This tape is one of my holy grails of my early days recording live shows. If ever a tape had a pedigree, it’s this one.
I was 18 years old in March of 1986. I’d been recording live shows for about nine months and was still very much fumbling in the dark with respect to proper recording technique and mic placement. I was spending a lot of time at the Table by this point, when word came down that Von Freeman would be coming down from Chicago again for another show.
I had no idea who Von was; what I did know was everybody was making a big deal out of his appearance, so therefore it needed to be recorded. He’d been at the Table a few times before; Von knew Guido Sinclair from his time in Chicago, and Guido would get Von to appear in Urbana every once in a while. There’s another recording of Von at the Table on November 21, 1982 that hasn’t been posted… one day.
I set up my cassette deck with my little stereo mic right in front of the stage and let ‘er rip. Von was loose and somewhat informal this night, although the music is sharp. There were a TON of people in the place, packed in close. It was the most number of people I think I ever saw there. And you can sure hear them on this recording. After the show, I packed up my gear, ran home, dubbed a copy of the show for [Table owner] Terry Masar and gave them to him. He was appreciative.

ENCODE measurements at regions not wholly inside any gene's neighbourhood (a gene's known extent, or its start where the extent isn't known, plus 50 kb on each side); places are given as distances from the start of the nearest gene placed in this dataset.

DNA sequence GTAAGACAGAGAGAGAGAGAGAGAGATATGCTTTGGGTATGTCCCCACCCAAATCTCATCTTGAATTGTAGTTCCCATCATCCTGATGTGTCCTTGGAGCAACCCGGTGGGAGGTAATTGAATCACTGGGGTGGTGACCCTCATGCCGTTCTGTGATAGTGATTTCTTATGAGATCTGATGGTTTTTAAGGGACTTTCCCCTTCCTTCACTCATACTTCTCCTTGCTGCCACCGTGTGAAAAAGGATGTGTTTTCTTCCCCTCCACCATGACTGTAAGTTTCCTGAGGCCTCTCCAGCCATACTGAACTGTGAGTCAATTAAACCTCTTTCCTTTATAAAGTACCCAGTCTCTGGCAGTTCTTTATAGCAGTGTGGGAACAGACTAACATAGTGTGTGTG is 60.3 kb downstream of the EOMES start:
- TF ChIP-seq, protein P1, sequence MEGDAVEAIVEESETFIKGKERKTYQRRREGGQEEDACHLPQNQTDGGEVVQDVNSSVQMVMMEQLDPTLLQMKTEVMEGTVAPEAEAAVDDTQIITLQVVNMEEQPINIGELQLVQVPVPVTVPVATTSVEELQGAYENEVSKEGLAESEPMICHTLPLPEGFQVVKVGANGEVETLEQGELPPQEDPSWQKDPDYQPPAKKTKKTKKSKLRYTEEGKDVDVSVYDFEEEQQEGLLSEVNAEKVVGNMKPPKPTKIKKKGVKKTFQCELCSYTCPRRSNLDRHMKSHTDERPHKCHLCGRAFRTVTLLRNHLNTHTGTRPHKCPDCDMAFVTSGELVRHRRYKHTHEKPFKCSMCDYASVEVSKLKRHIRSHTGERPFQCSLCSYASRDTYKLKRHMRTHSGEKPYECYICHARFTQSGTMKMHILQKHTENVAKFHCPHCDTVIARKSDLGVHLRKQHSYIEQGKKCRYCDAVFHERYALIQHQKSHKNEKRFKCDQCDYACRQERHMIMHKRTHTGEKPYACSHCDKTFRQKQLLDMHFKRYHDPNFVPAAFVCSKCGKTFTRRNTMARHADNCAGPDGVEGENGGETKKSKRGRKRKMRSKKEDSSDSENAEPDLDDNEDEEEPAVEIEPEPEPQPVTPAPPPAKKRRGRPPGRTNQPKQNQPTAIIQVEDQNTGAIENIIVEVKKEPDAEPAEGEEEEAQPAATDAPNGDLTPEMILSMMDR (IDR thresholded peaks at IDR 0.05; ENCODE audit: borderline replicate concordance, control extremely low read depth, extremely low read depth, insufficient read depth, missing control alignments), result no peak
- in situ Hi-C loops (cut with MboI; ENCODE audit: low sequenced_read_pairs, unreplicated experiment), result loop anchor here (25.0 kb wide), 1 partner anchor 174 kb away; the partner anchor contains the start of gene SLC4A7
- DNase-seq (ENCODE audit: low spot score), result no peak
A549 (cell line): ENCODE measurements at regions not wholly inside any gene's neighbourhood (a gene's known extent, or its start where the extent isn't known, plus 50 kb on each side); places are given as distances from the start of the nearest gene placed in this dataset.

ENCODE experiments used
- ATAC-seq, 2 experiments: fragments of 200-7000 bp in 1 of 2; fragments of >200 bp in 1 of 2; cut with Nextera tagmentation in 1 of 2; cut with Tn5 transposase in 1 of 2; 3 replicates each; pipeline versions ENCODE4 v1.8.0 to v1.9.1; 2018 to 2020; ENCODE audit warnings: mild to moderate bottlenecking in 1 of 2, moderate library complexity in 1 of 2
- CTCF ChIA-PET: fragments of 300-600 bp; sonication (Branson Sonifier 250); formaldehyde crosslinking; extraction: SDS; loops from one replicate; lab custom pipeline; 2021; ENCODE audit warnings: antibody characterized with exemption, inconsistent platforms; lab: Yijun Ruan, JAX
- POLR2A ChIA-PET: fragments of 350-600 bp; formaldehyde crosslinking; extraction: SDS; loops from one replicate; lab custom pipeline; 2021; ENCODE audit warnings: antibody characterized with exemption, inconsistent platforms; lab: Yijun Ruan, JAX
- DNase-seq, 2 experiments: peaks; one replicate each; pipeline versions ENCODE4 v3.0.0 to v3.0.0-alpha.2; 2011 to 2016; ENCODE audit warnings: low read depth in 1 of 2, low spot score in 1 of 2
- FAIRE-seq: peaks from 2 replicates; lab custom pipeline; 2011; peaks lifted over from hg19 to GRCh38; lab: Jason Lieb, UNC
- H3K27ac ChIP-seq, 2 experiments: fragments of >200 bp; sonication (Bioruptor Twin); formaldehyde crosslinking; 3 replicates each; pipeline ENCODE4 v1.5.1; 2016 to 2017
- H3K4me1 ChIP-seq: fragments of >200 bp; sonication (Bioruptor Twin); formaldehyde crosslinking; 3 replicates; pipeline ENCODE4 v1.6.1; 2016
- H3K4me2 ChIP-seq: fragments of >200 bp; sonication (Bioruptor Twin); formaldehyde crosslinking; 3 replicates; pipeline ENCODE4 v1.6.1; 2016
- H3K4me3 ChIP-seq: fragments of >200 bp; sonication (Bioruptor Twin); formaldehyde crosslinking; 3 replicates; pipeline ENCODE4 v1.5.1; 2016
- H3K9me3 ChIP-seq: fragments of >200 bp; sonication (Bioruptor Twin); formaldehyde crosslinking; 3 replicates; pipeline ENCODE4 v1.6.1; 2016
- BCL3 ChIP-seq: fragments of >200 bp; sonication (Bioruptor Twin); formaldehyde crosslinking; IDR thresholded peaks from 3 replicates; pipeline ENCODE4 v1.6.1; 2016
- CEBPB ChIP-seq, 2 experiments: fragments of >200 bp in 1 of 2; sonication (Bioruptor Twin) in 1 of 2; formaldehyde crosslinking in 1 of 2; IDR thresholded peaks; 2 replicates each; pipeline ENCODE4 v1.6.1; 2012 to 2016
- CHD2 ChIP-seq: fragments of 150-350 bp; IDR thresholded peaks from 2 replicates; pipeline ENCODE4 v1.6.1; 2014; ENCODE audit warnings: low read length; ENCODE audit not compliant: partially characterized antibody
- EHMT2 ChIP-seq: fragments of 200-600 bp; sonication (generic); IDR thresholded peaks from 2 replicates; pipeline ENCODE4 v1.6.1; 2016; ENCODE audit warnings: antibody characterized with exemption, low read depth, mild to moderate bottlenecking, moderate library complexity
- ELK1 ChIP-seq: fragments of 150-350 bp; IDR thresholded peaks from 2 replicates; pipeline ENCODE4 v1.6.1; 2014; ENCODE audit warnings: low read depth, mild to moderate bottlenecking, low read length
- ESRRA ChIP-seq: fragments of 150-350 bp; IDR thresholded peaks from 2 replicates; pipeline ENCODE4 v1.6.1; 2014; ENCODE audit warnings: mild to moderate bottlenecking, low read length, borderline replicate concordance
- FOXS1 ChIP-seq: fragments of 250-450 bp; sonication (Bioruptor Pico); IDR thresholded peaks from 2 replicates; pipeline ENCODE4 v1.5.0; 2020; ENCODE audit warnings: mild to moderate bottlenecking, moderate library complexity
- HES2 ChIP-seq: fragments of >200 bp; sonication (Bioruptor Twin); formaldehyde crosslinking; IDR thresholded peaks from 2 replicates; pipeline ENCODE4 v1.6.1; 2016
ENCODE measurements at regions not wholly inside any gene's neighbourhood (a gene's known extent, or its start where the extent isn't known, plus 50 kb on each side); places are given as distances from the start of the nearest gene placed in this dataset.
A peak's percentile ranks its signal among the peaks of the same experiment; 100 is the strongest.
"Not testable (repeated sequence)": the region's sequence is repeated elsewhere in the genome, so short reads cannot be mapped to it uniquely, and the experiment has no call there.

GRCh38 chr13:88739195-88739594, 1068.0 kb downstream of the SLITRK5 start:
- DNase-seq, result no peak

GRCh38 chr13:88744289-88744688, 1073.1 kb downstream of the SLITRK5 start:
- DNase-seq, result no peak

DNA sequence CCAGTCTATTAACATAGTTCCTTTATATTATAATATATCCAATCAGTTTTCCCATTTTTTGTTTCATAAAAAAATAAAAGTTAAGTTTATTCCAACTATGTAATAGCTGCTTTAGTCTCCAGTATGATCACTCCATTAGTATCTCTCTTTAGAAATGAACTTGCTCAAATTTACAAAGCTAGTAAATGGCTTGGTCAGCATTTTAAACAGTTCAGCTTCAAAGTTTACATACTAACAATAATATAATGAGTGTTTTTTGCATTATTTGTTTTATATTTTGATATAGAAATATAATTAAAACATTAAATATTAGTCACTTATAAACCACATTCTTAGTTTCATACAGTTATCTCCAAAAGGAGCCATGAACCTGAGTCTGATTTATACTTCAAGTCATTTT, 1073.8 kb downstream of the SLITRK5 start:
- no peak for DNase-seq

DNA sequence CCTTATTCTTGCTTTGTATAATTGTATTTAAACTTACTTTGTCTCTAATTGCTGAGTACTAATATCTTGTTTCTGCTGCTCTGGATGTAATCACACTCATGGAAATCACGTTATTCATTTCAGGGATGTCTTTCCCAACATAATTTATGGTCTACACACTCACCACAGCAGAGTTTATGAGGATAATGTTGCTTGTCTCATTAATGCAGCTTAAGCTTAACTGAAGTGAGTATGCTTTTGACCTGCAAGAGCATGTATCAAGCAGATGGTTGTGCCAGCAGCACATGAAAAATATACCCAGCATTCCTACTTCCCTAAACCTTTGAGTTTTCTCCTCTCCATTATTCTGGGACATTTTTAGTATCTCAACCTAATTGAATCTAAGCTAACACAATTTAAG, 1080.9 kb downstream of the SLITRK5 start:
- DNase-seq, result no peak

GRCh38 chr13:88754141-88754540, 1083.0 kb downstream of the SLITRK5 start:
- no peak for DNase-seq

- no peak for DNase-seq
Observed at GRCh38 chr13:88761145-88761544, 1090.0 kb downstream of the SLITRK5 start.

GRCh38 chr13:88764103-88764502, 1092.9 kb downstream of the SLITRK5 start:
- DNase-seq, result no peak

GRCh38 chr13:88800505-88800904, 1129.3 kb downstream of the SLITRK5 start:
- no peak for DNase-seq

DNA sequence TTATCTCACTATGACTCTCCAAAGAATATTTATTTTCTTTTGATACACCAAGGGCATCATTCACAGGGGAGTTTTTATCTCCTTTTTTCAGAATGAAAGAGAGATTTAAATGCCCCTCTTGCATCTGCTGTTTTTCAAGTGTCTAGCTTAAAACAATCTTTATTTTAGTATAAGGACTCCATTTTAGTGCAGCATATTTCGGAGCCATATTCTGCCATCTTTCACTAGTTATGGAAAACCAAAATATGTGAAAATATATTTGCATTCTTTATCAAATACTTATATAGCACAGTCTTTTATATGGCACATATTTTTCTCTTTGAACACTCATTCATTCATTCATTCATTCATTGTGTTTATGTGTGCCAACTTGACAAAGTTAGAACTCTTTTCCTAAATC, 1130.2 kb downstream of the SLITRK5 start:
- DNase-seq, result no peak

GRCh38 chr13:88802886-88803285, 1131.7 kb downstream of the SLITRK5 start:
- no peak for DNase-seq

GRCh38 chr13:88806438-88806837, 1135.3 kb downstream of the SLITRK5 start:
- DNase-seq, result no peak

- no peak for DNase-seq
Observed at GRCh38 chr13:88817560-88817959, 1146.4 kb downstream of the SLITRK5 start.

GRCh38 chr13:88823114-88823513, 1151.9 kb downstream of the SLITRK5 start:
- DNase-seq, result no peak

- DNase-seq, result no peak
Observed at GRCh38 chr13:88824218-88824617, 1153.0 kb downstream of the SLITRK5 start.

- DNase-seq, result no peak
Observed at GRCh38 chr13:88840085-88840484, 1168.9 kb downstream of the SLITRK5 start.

At some point, I lost the masters. I don’t know when. When I asked Terry about getting a copy of the copy I gave him, he told me he couldn’t find them. My heart sank. Every now and then I’d think about this show, but I could never find my tapes, and I’d kick myself for losing the masters.
This went on for over a quarter of a century.
After Terry died, Jeff Machota worked with Shelley to sort through some of the old Table memorabilia. I hoped the tapes would magically appear, but they never did.
In 2014, Shelley gave Jeff a box of cassettes she found in her basement. There they were. After 28 years, they had shown up, ready to be listened to. Jeff shipped them out to me in Connecticut; when they arrived, I sat down in my living room and listened to them. They were definitely rougher than I remembered…. In my mind for all those years, they were pristine, the perfect audience recording. These tapes don’t bear that out…it’s a decent audience recording, but in spots where the crowd really gets into it, it’s pretty noisy. But it’s still quite listenable.
Another interesting fact: The drummer this night was Larry Beers. 35 years later, in the summer of 2021, I played a gig with him at NOLA’s Rock Bar. Last month, when I was at Paul Kotheimer’s house listening to him digitize the tapes, I heard Larry’s name as the drummer. Needless to say, Larry was a bit surprised to learn I had a copy of this show.
So here it is…. The Ulysses of tapes, finally home after its 28-year journey of being lost. I hope you enjoy them.
Special thanks to Paul Kotheimer for digitizing them with care, and Mark Stryker’s assistance with the setlist.